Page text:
By A.N. Cockcroft
This publication is the fundamental connection with the secure operation of all vessels at sea. released constantly seeing that 1965, this revered and professional consultant is the vintage textual content for all who have to essentially and legally comprehend and agree to ‘The Rules’. This 7th version contains the total textual content of the overseas laws for combating Collisions at Sea, with sensible dialogue of the consequences of the foundations incorporated along all updates noticeable through the years, together with the newest amendments which got here into strength in December 2007. The ebook units out the ‘COLREGs’ with transparent clarification in their which means, and provides specific examples of the way the principles were utilized in perform via seafarers, in addition to excerpts from courtroom judgments to demonstrate how they've been interpreted in perform. Written for seagoing engineers, navigating officials, senior group, cadets and people in education, plus send operators, marine legal professionals and somebody involved in the secure operation of transport, this is often an important reference at sea and on shore.
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Extra resources for Guide to the Collision Avoidance Rules - International Regulations for Preventing Collisions at Sea
When using the AIS in the ship-to-ship mode for anti- collision purposes, the following cautionary points should be borne in mind: 1. is an additional source for navigational information. AIS does not replace, but supports, navigational systems such as radar target-tracking and VTS; and 2. the use of AIS does not negate the responsibility of the OOW to comply, at all times, with the Collision Regulations. AIS The user should not rely on AIS as the sole information system, making use of all safety-relevant information available.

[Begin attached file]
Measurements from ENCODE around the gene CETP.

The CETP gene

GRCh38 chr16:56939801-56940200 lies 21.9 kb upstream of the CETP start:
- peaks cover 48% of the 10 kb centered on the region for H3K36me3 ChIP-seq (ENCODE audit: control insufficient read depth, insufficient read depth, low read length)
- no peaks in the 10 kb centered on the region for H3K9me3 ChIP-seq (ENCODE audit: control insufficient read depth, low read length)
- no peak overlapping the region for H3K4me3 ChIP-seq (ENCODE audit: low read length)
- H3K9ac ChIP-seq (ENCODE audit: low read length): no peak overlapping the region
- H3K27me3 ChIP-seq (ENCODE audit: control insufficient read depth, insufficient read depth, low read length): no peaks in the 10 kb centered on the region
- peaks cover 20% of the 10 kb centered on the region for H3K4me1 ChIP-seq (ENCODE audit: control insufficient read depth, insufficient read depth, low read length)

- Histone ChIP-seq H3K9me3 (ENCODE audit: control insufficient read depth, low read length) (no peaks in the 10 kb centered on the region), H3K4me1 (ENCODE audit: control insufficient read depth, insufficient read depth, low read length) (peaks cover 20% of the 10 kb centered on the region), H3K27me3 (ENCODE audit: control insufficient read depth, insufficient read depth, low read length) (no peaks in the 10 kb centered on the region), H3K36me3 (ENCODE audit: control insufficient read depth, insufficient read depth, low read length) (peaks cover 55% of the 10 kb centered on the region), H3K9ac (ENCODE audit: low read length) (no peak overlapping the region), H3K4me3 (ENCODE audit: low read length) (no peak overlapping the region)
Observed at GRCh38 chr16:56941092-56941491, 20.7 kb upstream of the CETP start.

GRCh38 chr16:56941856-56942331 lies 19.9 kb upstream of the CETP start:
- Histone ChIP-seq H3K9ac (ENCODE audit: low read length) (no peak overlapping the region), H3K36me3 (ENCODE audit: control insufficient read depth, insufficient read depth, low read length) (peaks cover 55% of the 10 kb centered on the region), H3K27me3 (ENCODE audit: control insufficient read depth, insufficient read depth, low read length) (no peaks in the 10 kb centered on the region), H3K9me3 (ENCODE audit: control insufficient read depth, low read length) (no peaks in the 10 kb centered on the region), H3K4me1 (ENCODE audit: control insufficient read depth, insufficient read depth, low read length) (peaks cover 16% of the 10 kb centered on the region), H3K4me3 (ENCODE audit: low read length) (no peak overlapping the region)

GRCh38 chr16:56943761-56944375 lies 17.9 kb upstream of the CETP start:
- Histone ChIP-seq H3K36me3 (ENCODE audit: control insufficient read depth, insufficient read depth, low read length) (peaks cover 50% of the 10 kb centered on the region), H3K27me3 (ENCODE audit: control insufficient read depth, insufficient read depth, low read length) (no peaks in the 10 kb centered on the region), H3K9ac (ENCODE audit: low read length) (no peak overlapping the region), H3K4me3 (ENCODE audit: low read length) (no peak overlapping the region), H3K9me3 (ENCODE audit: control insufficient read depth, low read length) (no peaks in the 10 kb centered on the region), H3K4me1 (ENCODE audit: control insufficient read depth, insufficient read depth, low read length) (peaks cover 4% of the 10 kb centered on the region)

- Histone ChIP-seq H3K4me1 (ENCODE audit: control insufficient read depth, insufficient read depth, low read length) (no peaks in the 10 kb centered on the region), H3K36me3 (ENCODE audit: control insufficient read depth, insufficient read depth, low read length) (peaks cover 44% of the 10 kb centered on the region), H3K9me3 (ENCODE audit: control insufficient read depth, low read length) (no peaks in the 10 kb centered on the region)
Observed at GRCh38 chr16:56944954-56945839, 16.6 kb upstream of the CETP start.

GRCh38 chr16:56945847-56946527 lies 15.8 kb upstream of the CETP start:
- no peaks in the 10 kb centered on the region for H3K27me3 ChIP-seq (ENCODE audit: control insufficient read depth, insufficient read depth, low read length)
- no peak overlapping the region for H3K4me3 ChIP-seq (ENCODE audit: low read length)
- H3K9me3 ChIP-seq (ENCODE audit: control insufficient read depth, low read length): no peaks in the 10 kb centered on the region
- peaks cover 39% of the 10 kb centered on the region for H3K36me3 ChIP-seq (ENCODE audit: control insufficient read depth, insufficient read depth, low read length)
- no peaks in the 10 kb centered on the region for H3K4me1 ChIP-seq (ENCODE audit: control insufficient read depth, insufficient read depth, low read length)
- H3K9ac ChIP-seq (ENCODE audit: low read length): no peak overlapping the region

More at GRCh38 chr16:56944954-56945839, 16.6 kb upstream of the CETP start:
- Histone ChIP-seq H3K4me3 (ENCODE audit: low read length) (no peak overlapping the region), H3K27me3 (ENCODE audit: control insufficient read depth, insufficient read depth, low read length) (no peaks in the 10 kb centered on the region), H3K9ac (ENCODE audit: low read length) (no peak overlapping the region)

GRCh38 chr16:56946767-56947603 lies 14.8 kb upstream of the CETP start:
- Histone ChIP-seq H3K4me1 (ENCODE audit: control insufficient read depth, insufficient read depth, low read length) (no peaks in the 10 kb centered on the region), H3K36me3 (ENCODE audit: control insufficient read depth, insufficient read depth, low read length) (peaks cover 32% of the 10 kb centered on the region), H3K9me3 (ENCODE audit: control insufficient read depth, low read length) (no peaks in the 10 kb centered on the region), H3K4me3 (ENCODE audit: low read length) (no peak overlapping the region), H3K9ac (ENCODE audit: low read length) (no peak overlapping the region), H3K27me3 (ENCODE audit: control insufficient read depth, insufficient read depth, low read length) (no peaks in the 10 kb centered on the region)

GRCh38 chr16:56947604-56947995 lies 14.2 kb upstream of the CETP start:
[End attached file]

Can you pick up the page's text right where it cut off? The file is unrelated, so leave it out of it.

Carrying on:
All I desire to say – and I desire to say it with all the emphasis at my Steering and sailing rules 13 command, supported, as I am in this respect by the advice which I have received from the Elder Brethren – is that in no circumstances can it be right for a vessel of the class of the Spirality to be left with only one man on deck–a man who had to do everything, control the ship, keep a look-out, and so forth–for a period which must, as I have said, have extended for the best part of ten minutes.
Number, location and movement of vessels detected In determining a safe speed the mariner must take account of the trafﬁc situation in his vicinity. The greater the number of targets indicated on the radar display the more difﬁcult it may be to determine risk of collision and to assess the effect of possible manœuvres, although some radar systems are capable of providing information of this kind. Vessels detected ahead, or ﬁne on the bow, proceeding in the opposite direction, will obviously present a greater threat than vessels observed to be approaching from abaft the beam with a low closing speed.